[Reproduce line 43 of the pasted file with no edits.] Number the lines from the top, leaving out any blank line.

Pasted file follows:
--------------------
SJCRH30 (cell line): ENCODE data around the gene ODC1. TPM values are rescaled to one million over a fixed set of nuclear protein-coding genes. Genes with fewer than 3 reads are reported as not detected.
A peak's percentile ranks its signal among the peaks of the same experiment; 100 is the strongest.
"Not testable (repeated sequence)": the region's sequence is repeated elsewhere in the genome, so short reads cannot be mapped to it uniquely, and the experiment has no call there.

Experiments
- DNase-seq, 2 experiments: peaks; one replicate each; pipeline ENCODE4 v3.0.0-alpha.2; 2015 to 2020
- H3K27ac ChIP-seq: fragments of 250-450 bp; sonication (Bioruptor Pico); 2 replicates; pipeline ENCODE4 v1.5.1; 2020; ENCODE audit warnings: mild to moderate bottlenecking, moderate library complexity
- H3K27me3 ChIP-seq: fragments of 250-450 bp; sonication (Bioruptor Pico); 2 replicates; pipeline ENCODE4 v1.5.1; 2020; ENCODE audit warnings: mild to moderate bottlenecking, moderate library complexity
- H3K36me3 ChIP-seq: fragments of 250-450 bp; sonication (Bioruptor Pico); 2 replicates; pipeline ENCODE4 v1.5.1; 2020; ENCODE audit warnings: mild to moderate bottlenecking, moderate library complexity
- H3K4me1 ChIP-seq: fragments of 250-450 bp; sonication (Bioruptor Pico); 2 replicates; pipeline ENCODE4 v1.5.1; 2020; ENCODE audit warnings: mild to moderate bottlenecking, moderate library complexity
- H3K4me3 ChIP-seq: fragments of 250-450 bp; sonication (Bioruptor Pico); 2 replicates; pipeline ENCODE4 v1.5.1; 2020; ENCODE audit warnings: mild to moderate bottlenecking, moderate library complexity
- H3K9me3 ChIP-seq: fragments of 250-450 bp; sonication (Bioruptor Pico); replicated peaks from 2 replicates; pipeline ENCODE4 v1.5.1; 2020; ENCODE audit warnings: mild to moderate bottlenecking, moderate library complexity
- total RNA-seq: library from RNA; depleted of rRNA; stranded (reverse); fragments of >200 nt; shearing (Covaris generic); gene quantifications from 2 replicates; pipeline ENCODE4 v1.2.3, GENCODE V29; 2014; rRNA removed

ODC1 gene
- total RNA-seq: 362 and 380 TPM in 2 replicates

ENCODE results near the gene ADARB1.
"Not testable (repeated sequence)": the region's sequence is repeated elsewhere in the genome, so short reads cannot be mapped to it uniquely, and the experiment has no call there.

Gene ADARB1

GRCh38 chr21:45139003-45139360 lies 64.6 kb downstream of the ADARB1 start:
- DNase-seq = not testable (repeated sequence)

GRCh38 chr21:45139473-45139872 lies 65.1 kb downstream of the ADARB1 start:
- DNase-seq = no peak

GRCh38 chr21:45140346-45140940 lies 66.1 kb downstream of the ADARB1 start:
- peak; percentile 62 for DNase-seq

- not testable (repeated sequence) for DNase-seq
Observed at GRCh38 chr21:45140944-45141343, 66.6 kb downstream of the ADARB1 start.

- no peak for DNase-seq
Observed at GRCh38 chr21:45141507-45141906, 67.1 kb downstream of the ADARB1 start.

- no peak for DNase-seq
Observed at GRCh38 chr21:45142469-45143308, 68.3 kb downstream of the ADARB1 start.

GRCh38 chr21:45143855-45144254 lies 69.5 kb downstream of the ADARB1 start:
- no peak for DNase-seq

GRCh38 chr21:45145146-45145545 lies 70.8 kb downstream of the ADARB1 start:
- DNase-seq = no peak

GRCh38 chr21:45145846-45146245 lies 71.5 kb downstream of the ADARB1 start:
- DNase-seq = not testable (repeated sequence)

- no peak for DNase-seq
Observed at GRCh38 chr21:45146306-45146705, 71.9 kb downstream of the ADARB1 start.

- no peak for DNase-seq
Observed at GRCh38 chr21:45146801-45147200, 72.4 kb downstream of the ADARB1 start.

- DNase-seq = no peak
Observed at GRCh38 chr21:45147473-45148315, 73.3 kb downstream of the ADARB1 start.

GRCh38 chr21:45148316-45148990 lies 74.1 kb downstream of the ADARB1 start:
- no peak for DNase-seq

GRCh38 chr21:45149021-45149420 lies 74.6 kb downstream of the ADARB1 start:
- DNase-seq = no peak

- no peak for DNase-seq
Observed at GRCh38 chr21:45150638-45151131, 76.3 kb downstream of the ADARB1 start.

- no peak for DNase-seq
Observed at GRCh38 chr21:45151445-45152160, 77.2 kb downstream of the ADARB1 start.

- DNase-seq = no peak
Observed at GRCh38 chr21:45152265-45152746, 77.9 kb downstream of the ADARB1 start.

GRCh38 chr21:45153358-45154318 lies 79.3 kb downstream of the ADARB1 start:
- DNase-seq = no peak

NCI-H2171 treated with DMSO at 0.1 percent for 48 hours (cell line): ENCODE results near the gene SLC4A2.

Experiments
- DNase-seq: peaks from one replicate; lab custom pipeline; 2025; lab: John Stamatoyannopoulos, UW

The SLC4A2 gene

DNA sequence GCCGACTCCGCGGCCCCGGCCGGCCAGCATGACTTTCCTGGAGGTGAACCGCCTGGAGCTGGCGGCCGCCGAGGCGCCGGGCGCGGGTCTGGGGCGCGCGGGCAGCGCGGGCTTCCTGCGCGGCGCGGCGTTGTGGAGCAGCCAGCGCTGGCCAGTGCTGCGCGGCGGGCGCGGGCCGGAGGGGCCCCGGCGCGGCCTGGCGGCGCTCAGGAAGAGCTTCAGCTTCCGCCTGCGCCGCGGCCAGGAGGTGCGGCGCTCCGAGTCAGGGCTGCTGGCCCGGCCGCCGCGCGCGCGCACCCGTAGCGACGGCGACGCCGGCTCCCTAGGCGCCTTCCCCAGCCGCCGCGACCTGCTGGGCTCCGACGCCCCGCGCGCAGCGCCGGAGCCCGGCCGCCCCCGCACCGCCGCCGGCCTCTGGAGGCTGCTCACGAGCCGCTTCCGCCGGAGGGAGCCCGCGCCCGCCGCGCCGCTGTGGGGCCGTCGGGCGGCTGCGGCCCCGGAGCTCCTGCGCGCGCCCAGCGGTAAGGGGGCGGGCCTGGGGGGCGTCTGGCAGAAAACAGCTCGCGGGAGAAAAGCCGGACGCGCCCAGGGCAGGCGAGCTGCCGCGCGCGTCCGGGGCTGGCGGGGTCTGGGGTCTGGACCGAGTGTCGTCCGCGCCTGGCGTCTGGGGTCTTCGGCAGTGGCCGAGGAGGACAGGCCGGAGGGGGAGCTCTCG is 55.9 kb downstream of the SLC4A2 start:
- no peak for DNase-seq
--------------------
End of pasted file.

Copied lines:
- no peak for DNase-seq